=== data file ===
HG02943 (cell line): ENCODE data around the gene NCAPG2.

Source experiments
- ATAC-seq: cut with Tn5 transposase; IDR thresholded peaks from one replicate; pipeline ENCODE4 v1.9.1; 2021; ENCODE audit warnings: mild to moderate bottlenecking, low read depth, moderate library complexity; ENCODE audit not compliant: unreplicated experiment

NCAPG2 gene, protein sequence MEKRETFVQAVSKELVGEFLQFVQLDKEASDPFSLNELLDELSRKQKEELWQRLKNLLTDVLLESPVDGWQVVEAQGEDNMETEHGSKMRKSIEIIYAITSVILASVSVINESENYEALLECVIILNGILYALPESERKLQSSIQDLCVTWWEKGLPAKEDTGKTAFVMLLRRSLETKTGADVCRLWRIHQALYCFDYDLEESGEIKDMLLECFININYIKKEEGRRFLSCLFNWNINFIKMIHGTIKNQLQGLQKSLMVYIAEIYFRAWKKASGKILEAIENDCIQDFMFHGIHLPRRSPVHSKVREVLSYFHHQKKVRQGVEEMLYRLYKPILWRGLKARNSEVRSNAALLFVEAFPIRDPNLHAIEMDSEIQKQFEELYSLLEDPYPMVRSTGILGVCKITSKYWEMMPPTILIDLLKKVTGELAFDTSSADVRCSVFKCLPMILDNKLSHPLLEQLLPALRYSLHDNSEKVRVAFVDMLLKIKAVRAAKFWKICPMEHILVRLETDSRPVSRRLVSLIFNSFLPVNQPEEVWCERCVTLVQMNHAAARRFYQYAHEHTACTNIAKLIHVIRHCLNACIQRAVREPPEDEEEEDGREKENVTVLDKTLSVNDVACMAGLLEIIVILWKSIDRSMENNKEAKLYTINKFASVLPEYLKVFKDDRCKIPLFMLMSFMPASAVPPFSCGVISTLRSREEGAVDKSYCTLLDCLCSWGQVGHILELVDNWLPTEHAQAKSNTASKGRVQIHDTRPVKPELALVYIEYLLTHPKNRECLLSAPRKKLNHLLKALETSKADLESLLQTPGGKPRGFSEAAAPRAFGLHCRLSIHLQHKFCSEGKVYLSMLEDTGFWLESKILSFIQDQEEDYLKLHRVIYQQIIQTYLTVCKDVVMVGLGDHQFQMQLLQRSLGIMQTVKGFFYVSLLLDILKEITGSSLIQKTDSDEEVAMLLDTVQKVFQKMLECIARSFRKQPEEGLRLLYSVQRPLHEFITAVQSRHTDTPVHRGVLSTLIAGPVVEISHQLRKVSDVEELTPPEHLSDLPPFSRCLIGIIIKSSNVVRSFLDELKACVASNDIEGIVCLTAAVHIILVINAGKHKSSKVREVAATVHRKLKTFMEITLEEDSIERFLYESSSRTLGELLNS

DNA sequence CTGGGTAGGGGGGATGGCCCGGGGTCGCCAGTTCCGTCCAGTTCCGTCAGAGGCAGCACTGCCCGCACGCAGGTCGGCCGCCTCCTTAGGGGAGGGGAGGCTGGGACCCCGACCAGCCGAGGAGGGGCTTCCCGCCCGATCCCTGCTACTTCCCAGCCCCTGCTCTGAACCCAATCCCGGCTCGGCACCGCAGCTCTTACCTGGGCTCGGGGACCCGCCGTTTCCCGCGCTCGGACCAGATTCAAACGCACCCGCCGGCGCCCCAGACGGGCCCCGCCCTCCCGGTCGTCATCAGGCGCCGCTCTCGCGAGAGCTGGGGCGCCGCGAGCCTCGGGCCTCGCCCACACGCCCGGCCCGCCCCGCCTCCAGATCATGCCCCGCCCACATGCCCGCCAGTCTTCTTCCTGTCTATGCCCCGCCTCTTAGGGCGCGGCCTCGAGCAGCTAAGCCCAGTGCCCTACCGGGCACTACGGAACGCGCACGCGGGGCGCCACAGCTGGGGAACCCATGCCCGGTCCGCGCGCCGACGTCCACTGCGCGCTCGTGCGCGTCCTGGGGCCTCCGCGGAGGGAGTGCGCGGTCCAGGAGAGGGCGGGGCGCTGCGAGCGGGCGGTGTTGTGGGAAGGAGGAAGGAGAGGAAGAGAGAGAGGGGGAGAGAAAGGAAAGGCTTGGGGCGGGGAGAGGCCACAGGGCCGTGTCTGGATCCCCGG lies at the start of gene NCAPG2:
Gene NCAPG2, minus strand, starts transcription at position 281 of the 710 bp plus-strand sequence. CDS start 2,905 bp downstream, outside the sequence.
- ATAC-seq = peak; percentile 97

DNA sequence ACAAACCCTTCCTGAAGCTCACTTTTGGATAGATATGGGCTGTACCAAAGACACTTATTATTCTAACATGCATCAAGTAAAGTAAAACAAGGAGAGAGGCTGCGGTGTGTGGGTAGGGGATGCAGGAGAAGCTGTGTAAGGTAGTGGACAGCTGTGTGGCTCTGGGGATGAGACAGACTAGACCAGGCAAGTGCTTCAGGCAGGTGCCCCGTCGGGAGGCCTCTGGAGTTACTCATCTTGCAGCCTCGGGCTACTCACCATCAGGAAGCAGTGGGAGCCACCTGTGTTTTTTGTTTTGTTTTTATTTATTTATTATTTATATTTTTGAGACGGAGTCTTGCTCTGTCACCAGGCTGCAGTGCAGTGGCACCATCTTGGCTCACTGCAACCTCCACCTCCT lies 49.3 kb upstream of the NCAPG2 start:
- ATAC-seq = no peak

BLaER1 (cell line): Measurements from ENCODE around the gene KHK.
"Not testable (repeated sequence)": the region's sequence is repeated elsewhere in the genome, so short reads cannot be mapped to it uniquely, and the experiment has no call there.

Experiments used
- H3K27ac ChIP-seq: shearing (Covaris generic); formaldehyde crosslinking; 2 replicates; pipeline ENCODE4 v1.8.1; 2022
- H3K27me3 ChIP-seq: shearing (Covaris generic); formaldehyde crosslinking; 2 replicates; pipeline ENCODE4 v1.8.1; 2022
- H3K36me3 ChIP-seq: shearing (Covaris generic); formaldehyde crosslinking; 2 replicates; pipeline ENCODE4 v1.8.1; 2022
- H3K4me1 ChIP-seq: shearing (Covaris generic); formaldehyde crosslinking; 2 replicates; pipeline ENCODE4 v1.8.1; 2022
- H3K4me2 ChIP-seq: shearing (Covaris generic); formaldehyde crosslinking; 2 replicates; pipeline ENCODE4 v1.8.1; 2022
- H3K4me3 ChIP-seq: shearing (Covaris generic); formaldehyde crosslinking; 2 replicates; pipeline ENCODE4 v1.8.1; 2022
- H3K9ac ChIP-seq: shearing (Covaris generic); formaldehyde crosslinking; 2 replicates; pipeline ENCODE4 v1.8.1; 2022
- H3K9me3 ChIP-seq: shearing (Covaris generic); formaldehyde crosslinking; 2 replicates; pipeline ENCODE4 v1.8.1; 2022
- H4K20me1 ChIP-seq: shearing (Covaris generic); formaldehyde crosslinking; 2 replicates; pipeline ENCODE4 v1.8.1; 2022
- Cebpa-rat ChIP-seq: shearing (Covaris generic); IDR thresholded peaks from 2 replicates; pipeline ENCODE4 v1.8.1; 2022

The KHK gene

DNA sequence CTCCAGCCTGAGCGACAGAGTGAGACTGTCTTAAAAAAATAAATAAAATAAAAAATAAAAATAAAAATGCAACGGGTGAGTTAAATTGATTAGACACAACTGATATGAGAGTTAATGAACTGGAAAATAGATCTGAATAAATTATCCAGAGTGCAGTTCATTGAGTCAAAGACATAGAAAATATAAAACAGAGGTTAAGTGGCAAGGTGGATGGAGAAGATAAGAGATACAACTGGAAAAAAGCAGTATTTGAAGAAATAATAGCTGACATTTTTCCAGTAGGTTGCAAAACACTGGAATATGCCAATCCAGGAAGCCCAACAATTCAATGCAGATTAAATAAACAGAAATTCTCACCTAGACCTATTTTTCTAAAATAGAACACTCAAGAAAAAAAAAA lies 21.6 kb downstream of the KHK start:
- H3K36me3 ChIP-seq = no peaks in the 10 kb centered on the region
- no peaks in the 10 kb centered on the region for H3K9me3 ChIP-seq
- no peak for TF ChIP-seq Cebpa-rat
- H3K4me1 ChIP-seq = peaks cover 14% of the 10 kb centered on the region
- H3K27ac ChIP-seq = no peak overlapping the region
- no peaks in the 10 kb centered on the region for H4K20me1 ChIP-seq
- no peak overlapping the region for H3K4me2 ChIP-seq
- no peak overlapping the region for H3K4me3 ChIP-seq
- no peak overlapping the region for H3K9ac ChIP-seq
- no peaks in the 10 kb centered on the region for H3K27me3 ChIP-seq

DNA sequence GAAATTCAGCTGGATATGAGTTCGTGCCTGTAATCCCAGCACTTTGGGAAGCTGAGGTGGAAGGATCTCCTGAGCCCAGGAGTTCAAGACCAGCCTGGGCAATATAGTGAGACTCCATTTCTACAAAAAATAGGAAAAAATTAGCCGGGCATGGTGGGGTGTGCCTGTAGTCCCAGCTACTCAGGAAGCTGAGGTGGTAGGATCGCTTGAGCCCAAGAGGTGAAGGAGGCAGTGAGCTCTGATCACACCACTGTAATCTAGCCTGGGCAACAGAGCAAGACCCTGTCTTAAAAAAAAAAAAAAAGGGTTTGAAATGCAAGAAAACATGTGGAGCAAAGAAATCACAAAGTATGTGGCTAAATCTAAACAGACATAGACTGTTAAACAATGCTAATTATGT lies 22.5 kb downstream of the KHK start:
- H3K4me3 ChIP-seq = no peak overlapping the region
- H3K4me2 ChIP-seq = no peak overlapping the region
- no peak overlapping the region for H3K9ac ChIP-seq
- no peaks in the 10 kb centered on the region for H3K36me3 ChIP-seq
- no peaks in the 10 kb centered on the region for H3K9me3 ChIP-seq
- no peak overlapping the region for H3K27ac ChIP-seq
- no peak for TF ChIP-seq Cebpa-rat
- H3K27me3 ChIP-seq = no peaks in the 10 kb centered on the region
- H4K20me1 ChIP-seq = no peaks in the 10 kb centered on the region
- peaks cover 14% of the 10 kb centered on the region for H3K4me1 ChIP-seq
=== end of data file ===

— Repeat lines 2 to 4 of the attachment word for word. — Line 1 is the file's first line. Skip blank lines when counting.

Source experiments
- ATAC-seq: cut with Tn5 transposase; IDR thresholded peaks from one replicate; pipeline ENCODE4 v1.9.1; 2021; ENCODE audit warnings: mild to moderate bottlenecking, low read depth, moderate library complexity; ENCODE audit not compliant: unreplicated experiment

NCAPG2 gene, protein sequence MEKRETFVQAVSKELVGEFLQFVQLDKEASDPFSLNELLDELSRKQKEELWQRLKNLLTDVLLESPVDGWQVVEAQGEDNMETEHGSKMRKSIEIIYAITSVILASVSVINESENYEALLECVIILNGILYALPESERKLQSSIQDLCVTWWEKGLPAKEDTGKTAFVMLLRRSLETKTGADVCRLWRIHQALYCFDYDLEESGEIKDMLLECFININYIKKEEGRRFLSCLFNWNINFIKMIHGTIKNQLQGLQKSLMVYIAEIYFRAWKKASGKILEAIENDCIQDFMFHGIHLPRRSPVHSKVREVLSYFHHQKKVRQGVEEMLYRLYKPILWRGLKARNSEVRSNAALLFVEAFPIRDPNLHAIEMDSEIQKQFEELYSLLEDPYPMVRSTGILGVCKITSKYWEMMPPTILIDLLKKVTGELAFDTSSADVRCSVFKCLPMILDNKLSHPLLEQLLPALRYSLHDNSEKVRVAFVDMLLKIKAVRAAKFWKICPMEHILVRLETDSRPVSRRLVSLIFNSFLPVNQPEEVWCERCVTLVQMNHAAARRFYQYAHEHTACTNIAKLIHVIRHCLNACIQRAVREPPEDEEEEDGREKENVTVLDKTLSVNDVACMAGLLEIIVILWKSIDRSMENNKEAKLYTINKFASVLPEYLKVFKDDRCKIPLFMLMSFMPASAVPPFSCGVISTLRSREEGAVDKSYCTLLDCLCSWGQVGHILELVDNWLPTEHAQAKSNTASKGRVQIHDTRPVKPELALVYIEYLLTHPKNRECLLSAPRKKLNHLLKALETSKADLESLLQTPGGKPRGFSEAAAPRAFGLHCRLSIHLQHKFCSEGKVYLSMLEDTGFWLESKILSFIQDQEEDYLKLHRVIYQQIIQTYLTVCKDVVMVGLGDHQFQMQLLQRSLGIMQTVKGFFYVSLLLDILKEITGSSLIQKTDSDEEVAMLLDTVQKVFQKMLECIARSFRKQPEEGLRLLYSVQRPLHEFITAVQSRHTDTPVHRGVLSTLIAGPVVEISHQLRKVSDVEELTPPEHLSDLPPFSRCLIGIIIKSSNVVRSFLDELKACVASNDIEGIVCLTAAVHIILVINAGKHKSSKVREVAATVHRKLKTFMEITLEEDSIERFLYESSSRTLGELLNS